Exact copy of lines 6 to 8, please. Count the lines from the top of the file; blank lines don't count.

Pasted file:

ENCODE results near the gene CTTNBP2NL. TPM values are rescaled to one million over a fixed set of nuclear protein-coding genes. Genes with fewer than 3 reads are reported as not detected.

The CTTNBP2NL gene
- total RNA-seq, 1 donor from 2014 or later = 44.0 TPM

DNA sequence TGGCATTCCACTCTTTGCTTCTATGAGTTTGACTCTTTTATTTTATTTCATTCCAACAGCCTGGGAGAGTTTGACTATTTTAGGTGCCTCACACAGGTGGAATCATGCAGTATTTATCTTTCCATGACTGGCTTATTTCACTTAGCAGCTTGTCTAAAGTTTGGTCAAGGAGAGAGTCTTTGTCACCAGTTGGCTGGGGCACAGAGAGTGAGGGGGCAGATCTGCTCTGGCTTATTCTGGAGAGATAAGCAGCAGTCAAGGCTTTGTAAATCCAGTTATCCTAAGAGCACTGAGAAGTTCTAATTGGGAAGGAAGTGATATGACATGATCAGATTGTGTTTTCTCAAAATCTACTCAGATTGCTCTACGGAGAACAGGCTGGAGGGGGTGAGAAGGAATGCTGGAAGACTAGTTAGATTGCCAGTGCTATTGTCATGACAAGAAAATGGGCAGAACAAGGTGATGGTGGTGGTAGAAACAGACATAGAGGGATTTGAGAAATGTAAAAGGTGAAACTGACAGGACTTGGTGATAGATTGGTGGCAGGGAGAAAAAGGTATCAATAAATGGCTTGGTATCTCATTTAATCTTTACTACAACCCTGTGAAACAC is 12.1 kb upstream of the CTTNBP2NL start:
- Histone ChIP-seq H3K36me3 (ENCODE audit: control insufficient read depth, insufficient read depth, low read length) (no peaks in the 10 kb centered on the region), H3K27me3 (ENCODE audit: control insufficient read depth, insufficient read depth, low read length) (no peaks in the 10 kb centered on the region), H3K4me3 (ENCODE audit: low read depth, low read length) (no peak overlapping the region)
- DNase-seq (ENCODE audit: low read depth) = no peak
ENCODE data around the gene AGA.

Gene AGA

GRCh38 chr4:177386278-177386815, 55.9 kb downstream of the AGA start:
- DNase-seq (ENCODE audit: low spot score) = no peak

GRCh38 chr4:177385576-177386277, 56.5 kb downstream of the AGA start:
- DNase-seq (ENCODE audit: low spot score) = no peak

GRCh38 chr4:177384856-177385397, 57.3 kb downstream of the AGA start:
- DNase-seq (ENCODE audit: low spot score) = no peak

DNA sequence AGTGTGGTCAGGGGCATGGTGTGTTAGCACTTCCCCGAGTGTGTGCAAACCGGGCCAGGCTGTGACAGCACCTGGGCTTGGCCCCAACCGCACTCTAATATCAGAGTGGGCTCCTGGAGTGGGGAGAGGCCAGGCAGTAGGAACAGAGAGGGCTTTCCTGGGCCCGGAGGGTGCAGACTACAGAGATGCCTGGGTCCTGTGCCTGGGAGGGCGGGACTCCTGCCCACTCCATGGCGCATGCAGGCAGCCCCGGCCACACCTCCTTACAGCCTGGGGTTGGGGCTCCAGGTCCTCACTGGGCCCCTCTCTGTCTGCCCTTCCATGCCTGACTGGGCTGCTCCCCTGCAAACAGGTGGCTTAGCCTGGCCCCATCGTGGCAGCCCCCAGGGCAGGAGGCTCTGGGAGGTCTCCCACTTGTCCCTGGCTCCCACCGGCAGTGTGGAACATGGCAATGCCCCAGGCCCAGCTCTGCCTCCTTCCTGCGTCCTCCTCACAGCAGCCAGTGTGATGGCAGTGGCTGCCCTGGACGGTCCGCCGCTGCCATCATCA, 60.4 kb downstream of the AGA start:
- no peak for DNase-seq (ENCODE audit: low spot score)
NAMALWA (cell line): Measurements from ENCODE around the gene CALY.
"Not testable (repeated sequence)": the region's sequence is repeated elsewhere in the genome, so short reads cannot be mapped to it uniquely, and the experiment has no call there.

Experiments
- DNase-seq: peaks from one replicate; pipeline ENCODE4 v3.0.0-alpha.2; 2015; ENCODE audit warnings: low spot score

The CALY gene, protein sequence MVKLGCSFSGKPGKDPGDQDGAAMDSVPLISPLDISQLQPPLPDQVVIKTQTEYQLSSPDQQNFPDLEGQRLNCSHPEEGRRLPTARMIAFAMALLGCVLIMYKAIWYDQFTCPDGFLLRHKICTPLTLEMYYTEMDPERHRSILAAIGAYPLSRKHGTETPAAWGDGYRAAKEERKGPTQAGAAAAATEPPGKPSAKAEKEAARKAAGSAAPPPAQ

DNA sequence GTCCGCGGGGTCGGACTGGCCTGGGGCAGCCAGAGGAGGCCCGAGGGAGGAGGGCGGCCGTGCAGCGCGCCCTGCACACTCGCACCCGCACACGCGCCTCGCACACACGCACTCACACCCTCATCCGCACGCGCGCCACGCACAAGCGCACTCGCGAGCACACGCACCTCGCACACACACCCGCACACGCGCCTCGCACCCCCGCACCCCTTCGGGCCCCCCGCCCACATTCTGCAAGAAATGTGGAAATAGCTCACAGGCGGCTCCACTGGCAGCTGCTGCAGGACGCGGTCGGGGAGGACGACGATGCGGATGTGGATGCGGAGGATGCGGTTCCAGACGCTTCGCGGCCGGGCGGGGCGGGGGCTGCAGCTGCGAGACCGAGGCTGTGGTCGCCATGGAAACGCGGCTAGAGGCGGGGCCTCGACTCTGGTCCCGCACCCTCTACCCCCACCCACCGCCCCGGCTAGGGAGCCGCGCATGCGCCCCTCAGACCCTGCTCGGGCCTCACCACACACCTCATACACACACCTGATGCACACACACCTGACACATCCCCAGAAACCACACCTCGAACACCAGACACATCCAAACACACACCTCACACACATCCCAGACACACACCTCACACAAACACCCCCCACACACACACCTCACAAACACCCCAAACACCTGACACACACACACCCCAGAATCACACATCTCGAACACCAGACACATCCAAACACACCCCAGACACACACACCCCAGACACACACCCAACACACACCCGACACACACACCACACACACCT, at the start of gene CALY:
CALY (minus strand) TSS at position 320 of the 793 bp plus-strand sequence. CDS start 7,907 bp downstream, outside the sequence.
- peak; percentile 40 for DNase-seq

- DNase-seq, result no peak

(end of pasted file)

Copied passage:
- DNase-seq (ENCODE audit: low read depth) = no peak
ENCODE data around the gene AGA.

Gene AGA